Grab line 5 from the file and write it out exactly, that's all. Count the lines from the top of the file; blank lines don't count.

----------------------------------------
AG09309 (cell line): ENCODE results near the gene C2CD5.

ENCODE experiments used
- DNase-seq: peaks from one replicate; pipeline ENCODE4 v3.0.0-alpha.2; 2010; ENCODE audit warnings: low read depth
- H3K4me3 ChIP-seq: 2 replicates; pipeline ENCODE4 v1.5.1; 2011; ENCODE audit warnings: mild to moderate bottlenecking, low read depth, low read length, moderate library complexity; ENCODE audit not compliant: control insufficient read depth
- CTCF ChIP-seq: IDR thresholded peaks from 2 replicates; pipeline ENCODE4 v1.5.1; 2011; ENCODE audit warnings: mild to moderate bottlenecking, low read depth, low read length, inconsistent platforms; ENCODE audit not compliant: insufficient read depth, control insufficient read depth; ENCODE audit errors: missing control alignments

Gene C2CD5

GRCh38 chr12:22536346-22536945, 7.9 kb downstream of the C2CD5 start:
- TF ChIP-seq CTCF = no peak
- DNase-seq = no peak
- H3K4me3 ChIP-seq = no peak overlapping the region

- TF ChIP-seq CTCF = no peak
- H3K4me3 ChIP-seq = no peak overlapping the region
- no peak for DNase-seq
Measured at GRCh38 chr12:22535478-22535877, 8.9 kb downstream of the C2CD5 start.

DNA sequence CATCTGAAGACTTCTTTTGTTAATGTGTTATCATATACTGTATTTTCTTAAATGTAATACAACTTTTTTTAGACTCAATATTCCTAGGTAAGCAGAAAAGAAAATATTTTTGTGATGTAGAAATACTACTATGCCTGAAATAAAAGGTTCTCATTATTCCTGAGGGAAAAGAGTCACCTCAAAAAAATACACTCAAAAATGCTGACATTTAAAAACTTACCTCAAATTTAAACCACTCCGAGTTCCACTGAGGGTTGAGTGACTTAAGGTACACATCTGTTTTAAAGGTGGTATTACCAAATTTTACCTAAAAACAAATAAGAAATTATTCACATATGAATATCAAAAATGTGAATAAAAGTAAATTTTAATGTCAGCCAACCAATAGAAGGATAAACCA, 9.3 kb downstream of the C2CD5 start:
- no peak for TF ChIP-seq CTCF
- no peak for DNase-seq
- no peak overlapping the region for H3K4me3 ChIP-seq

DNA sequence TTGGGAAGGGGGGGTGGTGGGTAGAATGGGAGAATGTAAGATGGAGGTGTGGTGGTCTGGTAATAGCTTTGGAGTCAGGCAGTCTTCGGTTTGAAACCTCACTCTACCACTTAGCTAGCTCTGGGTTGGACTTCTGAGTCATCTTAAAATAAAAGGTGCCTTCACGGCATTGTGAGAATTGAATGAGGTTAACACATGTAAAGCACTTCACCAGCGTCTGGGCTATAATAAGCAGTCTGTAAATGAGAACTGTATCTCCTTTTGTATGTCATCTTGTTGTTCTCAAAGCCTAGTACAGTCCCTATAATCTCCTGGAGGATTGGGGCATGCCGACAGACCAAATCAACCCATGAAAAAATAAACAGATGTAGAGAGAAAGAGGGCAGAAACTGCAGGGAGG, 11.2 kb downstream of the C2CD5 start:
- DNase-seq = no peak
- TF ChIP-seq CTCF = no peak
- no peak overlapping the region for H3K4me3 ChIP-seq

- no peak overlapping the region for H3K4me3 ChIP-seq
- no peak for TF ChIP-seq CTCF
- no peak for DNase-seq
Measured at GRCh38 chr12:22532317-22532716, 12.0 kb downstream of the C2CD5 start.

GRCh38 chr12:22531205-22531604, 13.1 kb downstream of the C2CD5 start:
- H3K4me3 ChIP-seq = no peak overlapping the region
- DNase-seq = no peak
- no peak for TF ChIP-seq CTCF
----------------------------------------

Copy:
- CTCF ChIP-seq: IDR thresholded peaks from 2 replicates; pipeline ENCODE4 v1.5.1; 2011; ENCODE audit warnings: mild to moderate bottlenecking, low read depth, low read length, inconsistent platforms; ENCODE audit not compliant: insufficient read depth, control insufficient read depth; ENCODE audit errors: missing control alignments